Human Lives Human Rights: The incoming human rights commissioner, Lorraine Finlay said that an increase in the vaccination rates reduces the need for jab directives, and “broad-based, blanket” public health orders raise “human rights issues”.
In an interview with Guardian Australia Lorraine Finlay made the comments to defending governments’ ability to require vaccinations in the interests of public health but arguing Australia should prepare for a “future emergency” by ensuring human rights are “at the core” of its response.
Finlay said that “vaccine mandates do engage human rights issues” but Australians must also think about their “responsibilities and the way your choices affect the rights and choices of others”, including public health.
Vaccinations are “an important public health measure” she said adding that she would like to see “as many people as possible choosing to be vaccinated”.
“Where governments do introduce vaccine mandates, and they are able to limit rights to protect public health … it’s really important they are justified, non-discriminatory and proportionate.”
Finlay said health orders must be “tailored to risk rather than broad-based, blanket approaches”.
“As vaccination rates go up the need for directives changes as the proportionality calculations change.”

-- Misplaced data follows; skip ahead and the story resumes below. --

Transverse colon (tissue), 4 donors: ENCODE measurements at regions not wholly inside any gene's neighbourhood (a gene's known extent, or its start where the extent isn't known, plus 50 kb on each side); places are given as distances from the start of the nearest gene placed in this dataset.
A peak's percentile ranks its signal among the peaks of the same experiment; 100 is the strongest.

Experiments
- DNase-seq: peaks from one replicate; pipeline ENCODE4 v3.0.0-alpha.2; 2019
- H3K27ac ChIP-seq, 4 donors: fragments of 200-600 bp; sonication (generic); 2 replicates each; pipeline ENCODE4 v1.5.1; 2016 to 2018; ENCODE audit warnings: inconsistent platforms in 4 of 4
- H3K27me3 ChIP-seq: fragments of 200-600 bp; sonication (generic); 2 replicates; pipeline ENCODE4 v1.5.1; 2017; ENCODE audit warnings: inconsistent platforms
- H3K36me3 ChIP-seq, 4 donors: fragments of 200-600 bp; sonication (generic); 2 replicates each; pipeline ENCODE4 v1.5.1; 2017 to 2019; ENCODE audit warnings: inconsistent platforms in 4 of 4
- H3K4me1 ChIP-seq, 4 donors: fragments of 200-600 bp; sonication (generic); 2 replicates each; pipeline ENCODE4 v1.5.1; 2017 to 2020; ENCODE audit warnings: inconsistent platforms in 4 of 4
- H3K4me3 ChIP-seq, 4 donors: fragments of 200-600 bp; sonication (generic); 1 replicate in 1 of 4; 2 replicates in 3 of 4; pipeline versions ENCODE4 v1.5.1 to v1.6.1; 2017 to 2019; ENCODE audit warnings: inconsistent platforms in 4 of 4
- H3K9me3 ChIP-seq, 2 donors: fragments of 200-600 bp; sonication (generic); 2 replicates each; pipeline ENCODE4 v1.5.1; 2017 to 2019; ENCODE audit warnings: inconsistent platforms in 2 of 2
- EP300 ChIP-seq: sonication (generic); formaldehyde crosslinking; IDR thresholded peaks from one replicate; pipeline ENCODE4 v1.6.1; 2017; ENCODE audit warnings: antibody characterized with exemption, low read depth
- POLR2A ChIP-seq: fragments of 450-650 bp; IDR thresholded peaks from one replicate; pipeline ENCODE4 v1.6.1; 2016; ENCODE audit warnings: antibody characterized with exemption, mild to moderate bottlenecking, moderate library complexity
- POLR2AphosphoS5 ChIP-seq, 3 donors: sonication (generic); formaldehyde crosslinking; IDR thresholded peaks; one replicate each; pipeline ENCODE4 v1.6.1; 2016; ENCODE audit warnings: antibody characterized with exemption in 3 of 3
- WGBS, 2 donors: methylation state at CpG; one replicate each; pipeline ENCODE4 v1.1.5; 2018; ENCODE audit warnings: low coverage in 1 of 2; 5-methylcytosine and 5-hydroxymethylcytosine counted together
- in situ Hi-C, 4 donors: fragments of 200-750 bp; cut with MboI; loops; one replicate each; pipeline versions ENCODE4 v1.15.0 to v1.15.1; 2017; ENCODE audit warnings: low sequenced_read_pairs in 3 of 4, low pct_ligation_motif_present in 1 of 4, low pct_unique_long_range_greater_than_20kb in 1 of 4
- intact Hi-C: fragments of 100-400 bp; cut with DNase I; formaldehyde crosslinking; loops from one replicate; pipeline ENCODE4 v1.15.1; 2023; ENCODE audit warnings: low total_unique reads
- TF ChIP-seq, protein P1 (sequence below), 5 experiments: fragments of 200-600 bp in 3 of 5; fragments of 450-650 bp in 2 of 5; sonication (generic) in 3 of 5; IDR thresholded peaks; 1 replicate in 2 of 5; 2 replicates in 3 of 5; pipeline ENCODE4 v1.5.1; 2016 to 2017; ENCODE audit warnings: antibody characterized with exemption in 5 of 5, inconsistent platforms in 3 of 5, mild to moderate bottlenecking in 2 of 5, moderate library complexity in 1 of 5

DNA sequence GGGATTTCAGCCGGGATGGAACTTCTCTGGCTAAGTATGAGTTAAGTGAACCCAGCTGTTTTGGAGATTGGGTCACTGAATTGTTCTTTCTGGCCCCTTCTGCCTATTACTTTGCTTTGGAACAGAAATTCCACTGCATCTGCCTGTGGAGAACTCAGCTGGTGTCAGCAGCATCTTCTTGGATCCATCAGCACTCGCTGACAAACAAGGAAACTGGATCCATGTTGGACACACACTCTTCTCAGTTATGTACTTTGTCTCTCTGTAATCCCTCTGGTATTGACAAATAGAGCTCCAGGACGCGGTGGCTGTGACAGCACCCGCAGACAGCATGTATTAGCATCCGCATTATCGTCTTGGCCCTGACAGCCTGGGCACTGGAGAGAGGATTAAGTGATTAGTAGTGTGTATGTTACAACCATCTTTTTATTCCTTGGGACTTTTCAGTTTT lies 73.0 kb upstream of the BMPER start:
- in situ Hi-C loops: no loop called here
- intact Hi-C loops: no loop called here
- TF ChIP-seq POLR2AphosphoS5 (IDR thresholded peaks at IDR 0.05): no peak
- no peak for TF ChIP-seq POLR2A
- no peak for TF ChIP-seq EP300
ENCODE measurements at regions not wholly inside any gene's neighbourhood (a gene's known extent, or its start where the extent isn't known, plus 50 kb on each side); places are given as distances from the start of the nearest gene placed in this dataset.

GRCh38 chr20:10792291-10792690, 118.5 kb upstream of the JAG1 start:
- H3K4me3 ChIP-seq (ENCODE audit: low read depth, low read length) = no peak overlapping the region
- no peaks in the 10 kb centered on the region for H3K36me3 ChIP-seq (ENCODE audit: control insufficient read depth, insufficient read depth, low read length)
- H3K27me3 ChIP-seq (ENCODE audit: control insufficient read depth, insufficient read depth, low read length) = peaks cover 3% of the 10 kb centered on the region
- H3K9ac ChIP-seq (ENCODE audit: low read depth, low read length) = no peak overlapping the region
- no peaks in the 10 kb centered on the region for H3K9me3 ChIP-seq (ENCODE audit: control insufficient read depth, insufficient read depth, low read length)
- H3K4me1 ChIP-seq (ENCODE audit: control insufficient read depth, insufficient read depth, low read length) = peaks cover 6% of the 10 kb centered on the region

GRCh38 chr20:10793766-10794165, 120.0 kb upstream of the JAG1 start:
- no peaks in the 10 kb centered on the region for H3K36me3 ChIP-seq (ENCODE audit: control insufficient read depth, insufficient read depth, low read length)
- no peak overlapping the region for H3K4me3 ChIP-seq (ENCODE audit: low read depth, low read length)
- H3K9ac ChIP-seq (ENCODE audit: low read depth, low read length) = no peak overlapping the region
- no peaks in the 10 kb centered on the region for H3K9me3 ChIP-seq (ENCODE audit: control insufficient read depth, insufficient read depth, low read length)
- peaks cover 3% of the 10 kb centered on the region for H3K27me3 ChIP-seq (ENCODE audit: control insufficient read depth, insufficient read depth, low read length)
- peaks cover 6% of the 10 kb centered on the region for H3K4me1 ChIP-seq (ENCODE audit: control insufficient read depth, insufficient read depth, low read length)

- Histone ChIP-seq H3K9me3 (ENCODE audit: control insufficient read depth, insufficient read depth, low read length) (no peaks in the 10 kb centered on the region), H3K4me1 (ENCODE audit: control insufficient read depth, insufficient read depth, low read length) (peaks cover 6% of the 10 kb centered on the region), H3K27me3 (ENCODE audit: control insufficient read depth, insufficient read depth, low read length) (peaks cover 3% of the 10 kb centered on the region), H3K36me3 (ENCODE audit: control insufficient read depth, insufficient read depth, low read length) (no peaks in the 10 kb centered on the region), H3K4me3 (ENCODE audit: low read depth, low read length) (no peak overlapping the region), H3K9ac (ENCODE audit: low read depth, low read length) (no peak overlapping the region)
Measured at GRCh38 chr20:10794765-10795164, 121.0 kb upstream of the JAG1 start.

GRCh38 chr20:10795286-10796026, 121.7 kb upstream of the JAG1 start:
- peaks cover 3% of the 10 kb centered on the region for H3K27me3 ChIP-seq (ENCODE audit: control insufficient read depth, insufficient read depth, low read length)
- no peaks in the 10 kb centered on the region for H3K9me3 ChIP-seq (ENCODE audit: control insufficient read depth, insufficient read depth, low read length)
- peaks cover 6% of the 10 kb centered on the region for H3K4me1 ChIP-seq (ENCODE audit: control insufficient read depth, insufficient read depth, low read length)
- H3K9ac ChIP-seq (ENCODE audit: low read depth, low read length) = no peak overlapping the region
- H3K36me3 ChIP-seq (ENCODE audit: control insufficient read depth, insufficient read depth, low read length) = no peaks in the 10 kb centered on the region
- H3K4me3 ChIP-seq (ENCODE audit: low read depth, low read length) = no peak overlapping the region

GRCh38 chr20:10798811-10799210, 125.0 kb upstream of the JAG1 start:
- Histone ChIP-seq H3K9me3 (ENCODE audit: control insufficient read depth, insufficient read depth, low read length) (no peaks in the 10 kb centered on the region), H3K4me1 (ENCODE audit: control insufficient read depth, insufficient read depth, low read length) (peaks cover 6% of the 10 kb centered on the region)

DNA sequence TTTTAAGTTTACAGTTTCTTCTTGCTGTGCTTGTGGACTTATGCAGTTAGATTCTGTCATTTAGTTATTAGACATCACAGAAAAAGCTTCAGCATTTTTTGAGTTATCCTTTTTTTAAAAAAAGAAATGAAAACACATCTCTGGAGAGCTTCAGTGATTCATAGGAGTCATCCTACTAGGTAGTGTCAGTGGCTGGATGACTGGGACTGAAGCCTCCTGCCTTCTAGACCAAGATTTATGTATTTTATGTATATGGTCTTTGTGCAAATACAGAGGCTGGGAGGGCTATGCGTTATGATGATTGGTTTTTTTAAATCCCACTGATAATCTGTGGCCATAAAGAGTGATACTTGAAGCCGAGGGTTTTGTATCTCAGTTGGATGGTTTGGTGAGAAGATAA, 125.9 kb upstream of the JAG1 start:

Vaccine mandates are “not entirely new”, Finlay said citing the “no jab, no play” provisions requiring vaccination for childcare and for flu jabs to visit residents of aged care.
Arguing pandemic response has caused a “significant restriction of individual freedoms,” Finlay said these measures were designed “quickly” to respond to a public health emergency.
“I understand that has to be the priority but now that we’re starting along the road of post-pandemic recovery it’s really important to reflect on the measures we’ve introduced and learn the lessons we need to learn and to set up a framework for any future emergency … that put rights at the core.
“Even in an emergency, human rights matter.”
Border closures separating families and people who lost businesses due to the economic impact, are the examples of the “direct and tangible” impact of the pandemic on rights, Finlay said.